Results

Legal & General Group plc

10/09/2019 | Press release | Distributed by Public on 10/09/2019 02:40

Legal & General acknowledge the importance of cultural infrastructure within future cities

9 Oct 2019

In a new report commissioned by Legal & General, architects, property developers and local planners need to better prioritise music venues and listen more closely to artists and performers when designing regeneration schemes.

Report authors Sound Diplomacy, a consultancy that advised the mayors of London, New York and Barcelona on cultural policy and night time economy, says that mapping out music businesses, creating more mixed-use developments and undertaking more meaningful community engagement could help architects and planners reverse the decline of music venues. The report proposes key recommendations to foster culture across the built environment, providing a long-term plan for redeveloping UK cities, including:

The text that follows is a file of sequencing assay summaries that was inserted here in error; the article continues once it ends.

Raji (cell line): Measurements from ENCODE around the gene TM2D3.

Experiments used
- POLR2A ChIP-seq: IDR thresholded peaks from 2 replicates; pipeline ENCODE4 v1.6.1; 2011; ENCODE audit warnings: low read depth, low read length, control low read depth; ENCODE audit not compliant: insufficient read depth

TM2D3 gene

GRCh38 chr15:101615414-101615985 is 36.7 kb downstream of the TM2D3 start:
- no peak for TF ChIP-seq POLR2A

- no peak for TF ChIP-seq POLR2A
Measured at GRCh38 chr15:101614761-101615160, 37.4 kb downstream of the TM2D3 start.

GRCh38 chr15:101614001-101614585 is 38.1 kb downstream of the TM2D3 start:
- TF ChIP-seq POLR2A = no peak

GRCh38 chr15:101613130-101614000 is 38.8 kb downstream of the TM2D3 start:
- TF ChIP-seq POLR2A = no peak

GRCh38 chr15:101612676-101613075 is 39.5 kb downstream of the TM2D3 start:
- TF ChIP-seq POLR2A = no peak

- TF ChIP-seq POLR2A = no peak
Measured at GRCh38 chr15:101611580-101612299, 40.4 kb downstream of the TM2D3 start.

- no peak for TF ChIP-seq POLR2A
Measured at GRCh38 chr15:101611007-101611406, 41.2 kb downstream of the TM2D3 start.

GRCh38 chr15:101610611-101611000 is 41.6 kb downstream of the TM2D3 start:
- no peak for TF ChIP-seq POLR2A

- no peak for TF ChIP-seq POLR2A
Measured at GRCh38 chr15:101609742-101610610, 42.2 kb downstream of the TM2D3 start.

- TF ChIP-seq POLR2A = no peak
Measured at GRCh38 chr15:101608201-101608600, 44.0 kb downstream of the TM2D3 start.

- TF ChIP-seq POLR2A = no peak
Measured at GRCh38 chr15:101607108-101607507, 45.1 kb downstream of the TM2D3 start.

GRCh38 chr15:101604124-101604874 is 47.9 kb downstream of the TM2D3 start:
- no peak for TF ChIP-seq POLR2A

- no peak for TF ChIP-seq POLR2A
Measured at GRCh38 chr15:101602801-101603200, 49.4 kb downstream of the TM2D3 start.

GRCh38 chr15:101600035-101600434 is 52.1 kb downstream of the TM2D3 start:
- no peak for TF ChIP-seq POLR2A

• Map the cultural offering of a neighbourhood - understanding the needs of a neighbourhood before submitting the initial planning proposal
  • Community outreach - inviting local artists to consult with designers and developers during planning
  • Use future tax levies to fund development - by understanding the economic value cultural developments can have on a community, the report suggests engaging with local authorities and businesses to approve a tax on all cultural events to support a future funding model

As a result, at The Lexicon, Legal & General invested £200 million into the development of a retail and leisure space, which transformed the town of Bracknell and established a strong music culture, including their own Lexicon Proms.

Read the full press release, and report, via the link below

It's easy to think about investment in terms of pounds and pence, but when you look at any city across the world, places will either thrive or not depending on the cultural or sporting legacies that underpin them. We of course need jobs and great housing, but we also need places to enjoy your life, it all of these things together that will make our future cities better. Britain has lost over a third of its music venues over the last decade... despite live music events generating a contribution of £991 million to the UK economy.

John Cummins, Managing Director of Future Cities

For further information